January 6, 2015
In the Book Notes series, authors create and discuss a music playlist that relates in some way to their recently published book.
Previous contributors include Bret Easton Ellis, Kate Christensen, Kevin Brockmeier, George Pelecanos, Dana Spiotta, Amy Bloom, Aimee Bender, Jesmyn Ward, Heidi Julavits, Hari Kunzru, and many others.
Rikki Ducornet's new collection The Deep Zoo is filled with smart and surprising essays that explore our connections to the world through art.
Tobias Carroll wrote of the book in the Minneapolis Star Tribune:
"'The Deep Zoo' examines alphabets and systems of categorization; from them, she argues, we can learn more about the state of being human. The duels found in this book between insightful observations of art and literature and rage at political and societal abuses sometimes make for an unpredictable reading experience. But Ducornet’s skill at drawing unexpected connections, and her ability to move between outrage and meditativeness, are gripping to behold."
Stream a playlist of these songs at Spotify.
Somewhere in the middle of writing The Deep Zoo, a friend and music lover introduced me to Moon Dog's "Bird's Lament," which I listened to time and time again in the interstices of the writing. Moon Dog was blind, a street musician and performer of his own compositions on instruments of his own invention. He wrote in what he called ‘snake time' the music's many melodic serpents ideally synchronized. My friend says "Bird's Lament" has a sharp edge that speaks of Manhattan.
When I listen to it, I too find myself in that city, most often at dawn and after a long night, lonely at best, at the moment things are beginning to pick up, Yes! They are picking up! One by one people are coming into the street, getting on with things. There's this radiance that has everything to do with being alive, and everybody's beautiful, stepping out – and some have plans! Turns out they all have plans! The music is sexy; it makes you move and it is saturated with comedy. But just when you think it all coalesces - it's over! You wanted it to go on forever, or at least a little longer - but it doesn't because "Bird's Lament" is also all about the fleetingness of things.
At some point I found myself writing about Marco Ferreri's great cult film: La Grande Bouffe (Blow Out) in which a feast is taken to lethal extremes by four existentially exhausted friends. Returning to the film I was struck by Philippe Sarde's great theme – an appealing and romantic tango, urbane, sexy and wistful. I recalled that the first time I heard it, I was certain Sarde had lifted the melody from Bird's Lament - which is ridiculous! Yet listening to it again I was struck by what seemed to be a real similarity, and I had to listen to both side by side to admit that in fact, the two pieces of music do not sound alike; the melodies could not be more different. But here's the thing: both have melodies and arrangements that are irresistible and memorable, and both are full of joy in life, Eros, and profound sadness.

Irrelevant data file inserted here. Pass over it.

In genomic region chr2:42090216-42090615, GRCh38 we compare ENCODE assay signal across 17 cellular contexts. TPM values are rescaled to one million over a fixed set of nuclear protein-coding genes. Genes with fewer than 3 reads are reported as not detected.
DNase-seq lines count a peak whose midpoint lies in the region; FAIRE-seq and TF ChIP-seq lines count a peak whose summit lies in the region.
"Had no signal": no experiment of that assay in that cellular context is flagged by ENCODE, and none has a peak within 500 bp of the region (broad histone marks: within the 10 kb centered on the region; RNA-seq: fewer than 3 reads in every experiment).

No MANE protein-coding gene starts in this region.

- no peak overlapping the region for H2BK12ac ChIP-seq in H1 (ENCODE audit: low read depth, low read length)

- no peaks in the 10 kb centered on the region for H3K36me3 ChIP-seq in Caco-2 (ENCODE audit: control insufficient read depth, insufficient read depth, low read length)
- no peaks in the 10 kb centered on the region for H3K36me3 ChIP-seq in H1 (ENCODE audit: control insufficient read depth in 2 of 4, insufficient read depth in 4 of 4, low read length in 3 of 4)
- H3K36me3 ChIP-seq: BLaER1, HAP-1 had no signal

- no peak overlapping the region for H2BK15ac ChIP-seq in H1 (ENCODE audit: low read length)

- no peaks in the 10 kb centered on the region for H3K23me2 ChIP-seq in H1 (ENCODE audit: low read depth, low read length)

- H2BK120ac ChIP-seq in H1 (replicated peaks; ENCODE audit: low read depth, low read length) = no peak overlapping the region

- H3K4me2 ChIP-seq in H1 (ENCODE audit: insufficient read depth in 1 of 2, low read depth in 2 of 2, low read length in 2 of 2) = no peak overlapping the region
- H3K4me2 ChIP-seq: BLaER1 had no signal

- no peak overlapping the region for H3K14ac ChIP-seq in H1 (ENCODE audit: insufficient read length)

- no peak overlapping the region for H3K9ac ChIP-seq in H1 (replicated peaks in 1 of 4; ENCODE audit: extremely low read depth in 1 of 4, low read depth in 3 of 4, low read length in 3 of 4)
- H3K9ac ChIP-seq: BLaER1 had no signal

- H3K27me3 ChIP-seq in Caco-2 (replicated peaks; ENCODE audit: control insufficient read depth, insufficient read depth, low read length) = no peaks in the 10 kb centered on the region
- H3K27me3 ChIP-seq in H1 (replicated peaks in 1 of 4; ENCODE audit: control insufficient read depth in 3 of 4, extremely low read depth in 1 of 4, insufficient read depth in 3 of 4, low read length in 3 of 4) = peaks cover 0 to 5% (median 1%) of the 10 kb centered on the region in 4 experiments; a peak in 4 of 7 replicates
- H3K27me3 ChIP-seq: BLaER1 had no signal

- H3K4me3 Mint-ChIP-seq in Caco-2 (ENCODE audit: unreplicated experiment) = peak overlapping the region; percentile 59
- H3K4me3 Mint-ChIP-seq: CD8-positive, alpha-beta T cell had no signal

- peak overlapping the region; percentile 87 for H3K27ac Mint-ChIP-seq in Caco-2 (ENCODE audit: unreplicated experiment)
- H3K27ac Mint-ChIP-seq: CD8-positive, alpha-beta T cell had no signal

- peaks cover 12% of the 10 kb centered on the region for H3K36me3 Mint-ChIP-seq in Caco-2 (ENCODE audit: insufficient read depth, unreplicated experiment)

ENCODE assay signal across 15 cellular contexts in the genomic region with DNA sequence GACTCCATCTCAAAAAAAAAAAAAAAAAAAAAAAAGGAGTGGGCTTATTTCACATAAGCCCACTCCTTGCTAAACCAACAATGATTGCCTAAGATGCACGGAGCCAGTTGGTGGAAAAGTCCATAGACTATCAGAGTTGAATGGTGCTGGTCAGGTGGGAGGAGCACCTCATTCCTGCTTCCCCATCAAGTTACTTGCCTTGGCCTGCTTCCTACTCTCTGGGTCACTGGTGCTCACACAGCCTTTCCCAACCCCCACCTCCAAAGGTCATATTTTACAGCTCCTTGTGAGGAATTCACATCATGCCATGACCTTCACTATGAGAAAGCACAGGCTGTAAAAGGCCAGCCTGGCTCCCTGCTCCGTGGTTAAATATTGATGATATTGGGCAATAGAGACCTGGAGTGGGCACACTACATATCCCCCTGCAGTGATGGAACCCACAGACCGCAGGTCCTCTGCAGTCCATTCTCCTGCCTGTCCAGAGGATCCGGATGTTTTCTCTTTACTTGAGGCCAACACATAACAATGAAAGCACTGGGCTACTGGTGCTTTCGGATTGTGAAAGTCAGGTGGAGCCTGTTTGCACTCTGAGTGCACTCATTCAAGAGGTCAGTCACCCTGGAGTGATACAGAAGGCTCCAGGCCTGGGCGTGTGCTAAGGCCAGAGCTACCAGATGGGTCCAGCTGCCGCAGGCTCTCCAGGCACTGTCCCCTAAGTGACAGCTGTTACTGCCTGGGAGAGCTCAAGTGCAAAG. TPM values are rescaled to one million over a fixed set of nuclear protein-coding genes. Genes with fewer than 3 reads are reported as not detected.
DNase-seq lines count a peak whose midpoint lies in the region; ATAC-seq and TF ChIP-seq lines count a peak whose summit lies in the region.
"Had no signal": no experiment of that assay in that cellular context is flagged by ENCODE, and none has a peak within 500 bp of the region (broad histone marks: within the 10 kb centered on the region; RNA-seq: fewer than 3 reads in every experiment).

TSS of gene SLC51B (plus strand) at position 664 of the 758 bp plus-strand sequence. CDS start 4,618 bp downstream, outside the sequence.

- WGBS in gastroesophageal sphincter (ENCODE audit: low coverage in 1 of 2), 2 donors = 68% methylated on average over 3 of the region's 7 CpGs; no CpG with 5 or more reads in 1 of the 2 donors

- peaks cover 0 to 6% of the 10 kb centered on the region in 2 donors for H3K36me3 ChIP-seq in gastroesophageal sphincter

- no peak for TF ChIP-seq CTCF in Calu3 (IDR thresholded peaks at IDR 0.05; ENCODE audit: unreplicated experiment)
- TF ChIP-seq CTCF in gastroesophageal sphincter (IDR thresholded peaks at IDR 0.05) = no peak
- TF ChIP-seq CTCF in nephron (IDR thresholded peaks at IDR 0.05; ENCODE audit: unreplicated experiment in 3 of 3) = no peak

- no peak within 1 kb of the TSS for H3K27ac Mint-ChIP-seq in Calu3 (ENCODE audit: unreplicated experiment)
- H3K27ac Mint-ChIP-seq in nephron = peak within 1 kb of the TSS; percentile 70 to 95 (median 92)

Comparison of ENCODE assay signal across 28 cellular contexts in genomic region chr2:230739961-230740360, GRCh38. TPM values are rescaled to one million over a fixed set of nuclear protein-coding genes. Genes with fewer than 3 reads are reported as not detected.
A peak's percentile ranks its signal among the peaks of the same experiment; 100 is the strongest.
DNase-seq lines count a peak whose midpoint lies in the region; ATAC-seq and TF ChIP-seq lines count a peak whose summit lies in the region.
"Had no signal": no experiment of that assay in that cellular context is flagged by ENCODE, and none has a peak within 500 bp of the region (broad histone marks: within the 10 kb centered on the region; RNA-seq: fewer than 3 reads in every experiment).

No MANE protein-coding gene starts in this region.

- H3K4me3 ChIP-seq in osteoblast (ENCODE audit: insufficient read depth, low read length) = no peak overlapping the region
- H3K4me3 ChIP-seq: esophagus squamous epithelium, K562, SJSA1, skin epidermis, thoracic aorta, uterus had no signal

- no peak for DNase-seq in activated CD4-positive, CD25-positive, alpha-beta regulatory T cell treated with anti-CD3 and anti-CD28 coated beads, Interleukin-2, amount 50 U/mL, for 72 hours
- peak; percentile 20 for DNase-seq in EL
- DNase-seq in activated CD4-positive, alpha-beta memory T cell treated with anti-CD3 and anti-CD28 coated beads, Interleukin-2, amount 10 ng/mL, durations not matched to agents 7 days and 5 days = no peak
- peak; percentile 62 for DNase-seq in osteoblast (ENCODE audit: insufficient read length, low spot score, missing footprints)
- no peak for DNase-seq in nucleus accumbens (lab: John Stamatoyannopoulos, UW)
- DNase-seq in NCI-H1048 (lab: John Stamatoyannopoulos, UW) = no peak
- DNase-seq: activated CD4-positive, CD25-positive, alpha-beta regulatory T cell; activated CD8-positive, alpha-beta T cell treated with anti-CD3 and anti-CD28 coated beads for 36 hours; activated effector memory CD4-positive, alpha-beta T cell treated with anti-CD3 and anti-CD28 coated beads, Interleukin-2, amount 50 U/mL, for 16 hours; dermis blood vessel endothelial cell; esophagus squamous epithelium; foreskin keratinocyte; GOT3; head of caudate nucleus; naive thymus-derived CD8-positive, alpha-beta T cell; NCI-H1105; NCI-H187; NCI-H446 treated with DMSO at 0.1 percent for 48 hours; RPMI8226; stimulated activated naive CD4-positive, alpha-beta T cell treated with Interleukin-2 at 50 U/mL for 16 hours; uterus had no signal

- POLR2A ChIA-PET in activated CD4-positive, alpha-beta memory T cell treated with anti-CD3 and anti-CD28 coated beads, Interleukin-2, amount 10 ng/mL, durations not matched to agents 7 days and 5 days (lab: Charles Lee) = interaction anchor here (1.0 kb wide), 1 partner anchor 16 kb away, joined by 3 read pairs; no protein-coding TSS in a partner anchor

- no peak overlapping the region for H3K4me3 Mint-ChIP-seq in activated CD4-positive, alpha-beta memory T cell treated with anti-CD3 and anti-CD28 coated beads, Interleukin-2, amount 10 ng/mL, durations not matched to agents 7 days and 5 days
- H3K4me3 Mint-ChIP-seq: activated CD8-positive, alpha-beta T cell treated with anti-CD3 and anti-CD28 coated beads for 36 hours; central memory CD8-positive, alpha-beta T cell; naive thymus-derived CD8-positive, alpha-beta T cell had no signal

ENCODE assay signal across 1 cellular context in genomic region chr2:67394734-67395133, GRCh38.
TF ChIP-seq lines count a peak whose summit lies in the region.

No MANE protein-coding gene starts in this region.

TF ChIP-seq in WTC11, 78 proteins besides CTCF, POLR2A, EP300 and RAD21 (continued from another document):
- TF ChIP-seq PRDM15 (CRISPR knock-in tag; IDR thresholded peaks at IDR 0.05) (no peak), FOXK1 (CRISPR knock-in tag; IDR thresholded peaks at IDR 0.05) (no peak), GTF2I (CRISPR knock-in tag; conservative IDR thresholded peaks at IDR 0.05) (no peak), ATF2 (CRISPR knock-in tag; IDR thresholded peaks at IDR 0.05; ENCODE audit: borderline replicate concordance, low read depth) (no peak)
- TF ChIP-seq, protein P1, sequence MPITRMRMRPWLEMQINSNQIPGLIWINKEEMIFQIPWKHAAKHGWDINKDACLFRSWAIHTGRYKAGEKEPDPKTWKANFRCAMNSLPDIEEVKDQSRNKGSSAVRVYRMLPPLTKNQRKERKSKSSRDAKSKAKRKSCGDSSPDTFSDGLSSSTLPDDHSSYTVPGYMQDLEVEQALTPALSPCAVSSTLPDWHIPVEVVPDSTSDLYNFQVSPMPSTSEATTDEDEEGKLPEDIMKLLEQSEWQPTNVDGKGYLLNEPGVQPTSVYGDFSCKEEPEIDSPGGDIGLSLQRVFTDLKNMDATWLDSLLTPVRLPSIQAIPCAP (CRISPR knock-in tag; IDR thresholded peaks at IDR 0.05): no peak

There are fantastic versions of these pieces online. Check out "Bird's Lament" reconfigured in Mr. Scruff's mix of "Get a Move On," and a beautiful interpretation on the Cello. As for La Grande Bouffe, there is a gorgeous piano solo, as well as the original score, bien sûr.
Rikki Ducornet and The Deep Zoo links:
also at Largehearted Boy:
Book Notes (2015 - ) (authors create music playlists for their book)
Book Notes (2012 - 2014) (authors create music playlists for their book)
Book Notes (2005 - 2011) (authors create music playlists for their book)
my 11 favorite Book Notes playlist essays
100 Online Sources for Free and Legal Music Downloads
Antiheroines (interviews with up and coming female comics artists)
Atomic Books Comics Preview (weekly comics highlights)
Daily Downloads (free and legal daily mp3 downloads)
guest book reviews
Librairie Drawn & Quarterly Books of the Week (recommended new books, magazines, and comics)
Note Books (musicians discuss literature)
Short Cuts (writers pair a song with their short story or essay)
Shorties (daily music, literature, and pop culture links)
Soundtracked (composers and directors discuss their film's soundtracks)
weekly music release lists
Word Bookstores Books of the Week (weekly new book highlights)